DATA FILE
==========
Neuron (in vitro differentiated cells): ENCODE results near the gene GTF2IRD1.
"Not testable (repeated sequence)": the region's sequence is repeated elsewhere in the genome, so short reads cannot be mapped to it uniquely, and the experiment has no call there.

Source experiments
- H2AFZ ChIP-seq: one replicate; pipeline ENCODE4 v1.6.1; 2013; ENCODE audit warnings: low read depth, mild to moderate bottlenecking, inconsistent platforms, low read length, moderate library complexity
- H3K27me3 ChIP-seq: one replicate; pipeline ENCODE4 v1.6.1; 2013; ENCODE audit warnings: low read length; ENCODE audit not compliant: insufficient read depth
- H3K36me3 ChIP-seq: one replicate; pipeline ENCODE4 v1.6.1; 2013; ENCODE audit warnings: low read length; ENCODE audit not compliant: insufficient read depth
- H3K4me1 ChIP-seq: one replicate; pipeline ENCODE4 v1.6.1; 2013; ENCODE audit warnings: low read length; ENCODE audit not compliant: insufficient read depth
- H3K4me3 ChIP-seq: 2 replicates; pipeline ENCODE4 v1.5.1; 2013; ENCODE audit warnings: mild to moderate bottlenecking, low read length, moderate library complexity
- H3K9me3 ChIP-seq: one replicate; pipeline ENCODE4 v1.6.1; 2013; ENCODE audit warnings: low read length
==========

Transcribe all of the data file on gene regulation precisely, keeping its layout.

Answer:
Neuron (in vitro differentiated cells): ENCODE results near the gene GTF2IRD1.
"Not testable (repeated sequence)": the region's sequence is repeated elsewhere in the genome, so short reads cannot be mapped to it uniquely, and the experiment has no call there.

Source experiments
- H2AFZ ChIP-seq: one replicate; pipeline ENCODE4 v1.6.1; 2013; ENCODE audit warnings: low read depth, mild to moderate bottlenecking, inconsistent platforms, low read length, moderate library complexity
- H3K27me3 ChIP-seq: one replicate; pipeline ENCODE4 v1.6.1; 2013; ENCODE audit warnings: low read length; ENCODE audit not compliant: insufficient read depth
- H3K36me3 ChIP-seq: one replicate; pipeline ENCODE4 v1.6.1; 2013; ENCODE audit warnings: low read length; ENCODE audit not compliant: insufficient read depth
- H3K4me1 ChIP-seq: one replicate; pipeline ENCODE4 v1.6.1; 2013; ENCODE audit warnings: low read length; ENCODE audit not compliant: insufficient read depth
- H3K4me3 ChIP-seq: 2 replicates; pipeline ENCODE4 v1.5.1; 2013; ENCODE audit warnings: mild to moderate bottlenecking, low read length, moderate library complexity
- H3K9me3 ChIP-seq: one replicate; pipeline ENCODE4 v1.6.1; 2013; ENCODE audit warnings: low read length